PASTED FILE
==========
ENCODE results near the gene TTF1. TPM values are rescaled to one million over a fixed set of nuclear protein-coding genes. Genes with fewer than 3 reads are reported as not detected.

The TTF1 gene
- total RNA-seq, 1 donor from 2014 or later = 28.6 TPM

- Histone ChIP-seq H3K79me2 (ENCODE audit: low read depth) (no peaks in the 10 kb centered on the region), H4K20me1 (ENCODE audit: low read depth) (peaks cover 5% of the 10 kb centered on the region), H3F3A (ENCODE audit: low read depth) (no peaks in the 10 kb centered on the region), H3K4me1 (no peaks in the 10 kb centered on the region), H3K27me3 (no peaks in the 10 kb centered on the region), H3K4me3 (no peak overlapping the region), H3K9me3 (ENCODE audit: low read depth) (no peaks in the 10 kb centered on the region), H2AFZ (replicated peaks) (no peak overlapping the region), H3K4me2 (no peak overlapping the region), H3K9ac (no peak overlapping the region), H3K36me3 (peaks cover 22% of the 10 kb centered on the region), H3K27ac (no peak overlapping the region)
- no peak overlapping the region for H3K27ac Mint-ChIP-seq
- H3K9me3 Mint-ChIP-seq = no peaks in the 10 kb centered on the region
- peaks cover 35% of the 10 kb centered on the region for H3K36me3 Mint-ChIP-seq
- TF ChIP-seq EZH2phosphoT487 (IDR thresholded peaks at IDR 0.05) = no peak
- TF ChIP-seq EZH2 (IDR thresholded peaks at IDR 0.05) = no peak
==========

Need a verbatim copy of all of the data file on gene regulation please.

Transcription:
ENCODE results near the gene TTF1. TPM values are rescaled to one million over a fixed set of nuclear protein-coding genes. Genes with fewer than 3 reads are reported as not detected.

The TTF1 gene
- total RNA-seq, 1 donor from 2014 or later = 28.6 TPM

- Histone ChIP-seq H3K79me2 (ENCODE audit: low read depth) (no peaks in the 10 kb centered on the region), H4K20me1 (ENCODE audit: low read depth) (peaks cover 5% of the 10 kb centered on the region), H3F3A (ENCODE audit: low read depth) (no peaks in the 10 kb centered on the region), H3K4me1 (no peaks in the 10 kb centered on the region), H3K27me3 (no peaks in the 10 kb centered on the region), H3K4me3 (no peak overlapping the region), H3K9me3 (ENCODE audit: low read depth) (no peaks in the 10 kb centered on the region), H2AFZ (replicated peaks) (no peak overlapping the region), H3K4me2 (no peak overlapping the region), H3K9ac (no peak overlapping the region), H3K36me3 (peaks cover 22% of the 10 kb centered on the region), H3K27ac (no peak overlapping the region)
- no peak overlapping the region for H3K27ac Mint-ChIP-seq
- H3K9me3 Mint-ChIP-seq = no peaks in the 10 kb centered on the region
- peaks cover 35% of the 10 kb centered on the region for H3K36me3 Mint-ChIP-seq
- TF ChIP-seq EZH2phosphoT487 (IDR thresholded peaks at IDR 0.05) = no peak
- TF ChIP-seq EZH2 (IDR thresholded peaks at IDR 0.05) = no peak